Saturday, May 23, 2015

Fact of the Day - Inequality

The OECD said  that income inequality among its 34 members is higher today than it was 30 years ago. In the mid-1980s, the richest 10 percent earned 7 times as much as the poorest 10 percent. Today they earn 9.6 times as much. Not even the financial crisis or the early recession could reverse the trend, the organization noted. On the contrary, disposable income for the rich either suffered less or grew faster than disposable income for the poor. In some countries, including the United States, the rich got richer even as the poor got poorer.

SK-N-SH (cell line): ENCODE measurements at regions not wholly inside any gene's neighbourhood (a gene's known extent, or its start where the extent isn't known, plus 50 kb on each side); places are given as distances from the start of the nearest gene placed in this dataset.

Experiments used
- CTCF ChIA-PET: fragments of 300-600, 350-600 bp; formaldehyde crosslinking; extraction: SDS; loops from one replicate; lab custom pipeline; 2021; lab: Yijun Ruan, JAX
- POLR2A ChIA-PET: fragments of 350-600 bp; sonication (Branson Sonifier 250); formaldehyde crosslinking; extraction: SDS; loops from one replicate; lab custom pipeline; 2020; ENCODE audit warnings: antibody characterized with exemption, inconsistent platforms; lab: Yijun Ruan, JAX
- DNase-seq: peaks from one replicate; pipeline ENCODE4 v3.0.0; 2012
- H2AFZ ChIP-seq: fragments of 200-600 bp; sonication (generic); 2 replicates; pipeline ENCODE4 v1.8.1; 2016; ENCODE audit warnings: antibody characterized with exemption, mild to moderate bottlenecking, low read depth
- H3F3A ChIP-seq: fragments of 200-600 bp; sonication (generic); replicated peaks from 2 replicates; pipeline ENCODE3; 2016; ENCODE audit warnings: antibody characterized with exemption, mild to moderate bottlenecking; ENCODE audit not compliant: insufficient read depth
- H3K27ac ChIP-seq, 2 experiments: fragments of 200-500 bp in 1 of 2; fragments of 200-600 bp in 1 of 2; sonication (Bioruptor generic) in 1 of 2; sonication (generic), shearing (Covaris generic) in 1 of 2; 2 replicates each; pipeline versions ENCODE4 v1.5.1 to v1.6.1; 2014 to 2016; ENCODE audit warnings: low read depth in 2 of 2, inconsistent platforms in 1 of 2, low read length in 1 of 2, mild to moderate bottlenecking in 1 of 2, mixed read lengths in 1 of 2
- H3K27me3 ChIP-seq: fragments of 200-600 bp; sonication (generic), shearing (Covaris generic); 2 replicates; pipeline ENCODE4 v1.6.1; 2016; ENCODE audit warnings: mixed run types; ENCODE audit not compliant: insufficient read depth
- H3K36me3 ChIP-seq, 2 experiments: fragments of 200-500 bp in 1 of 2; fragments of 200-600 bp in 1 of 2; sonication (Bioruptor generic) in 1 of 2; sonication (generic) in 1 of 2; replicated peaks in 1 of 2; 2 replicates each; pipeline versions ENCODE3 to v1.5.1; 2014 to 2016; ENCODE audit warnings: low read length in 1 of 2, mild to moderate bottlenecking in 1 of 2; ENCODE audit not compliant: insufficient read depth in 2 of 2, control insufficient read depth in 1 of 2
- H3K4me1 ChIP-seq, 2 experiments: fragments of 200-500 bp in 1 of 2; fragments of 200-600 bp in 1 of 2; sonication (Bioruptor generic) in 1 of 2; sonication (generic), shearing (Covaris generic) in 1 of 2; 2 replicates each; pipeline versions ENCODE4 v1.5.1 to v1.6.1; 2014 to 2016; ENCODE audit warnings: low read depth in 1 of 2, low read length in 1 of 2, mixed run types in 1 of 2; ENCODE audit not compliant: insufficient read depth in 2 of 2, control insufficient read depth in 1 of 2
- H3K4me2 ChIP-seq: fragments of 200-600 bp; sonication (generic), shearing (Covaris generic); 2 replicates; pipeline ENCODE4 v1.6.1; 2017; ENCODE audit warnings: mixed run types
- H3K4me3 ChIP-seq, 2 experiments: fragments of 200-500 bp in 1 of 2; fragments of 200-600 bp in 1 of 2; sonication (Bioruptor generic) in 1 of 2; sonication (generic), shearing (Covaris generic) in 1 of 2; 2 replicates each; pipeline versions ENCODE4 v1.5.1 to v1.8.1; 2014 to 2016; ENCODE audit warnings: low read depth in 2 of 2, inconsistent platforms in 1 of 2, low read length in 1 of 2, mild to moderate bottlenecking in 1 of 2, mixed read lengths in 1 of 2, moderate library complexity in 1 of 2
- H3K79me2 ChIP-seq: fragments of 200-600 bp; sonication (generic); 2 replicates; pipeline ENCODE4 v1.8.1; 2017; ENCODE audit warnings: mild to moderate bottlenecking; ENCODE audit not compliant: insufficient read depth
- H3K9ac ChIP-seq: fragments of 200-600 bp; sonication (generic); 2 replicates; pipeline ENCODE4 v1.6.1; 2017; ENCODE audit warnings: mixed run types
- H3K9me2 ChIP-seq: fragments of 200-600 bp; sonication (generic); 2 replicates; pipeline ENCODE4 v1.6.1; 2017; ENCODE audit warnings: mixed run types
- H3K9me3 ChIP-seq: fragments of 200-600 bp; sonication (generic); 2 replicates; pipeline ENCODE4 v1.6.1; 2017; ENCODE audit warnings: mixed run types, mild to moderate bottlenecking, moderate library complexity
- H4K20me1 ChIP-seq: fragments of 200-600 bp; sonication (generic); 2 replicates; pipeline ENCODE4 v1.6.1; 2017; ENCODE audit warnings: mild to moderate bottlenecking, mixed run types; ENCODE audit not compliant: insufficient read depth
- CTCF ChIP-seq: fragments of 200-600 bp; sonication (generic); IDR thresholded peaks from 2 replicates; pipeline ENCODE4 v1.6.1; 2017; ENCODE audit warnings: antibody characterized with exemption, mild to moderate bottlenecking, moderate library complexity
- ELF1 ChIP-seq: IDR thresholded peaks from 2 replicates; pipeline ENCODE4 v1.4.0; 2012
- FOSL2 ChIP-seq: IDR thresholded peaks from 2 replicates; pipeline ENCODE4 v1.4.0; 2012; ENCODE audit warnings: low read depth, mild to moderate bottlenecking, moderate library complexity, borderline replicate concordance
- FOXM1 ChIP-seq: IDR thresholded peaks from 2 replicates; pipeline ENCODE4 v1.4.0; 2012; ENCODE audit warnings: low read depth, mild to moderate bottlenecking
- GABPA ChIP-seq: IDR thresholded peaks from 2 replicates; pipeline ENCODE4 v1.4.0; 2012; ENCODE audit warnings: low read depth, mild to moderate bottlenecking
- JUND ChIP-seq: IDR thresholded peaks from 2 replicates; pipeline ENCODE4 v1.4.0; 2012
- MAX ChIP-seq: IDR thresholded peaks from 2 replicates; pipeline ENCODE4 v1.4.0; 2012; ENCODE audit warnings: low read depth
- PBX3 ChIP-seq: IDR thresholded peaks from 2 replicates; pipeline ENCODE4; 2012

One explanation for rising inequality is the kind of jobs that job creators are creating. The OECD reported that temporary work, part-time jobs and self-employment have accounted for more than half of all positions created since the mid-1990s. Not only do these jobs tend to pay less and experience slower wage growth, they also tend to offer fewer opportunities for training and, by extension, upward mobility. This is why a poor person has a better chance of scraping her or his way into the middle class in Canada, where the rich earn 8.6 times as much as the poor, than in the United States, where the rich earn 18.8 times as much. Inequality in Mexico has surged in recent years, according to new survey, with the incomes of the richest 10 percent of the country 30.5 times greater than the poorest 10 percent.

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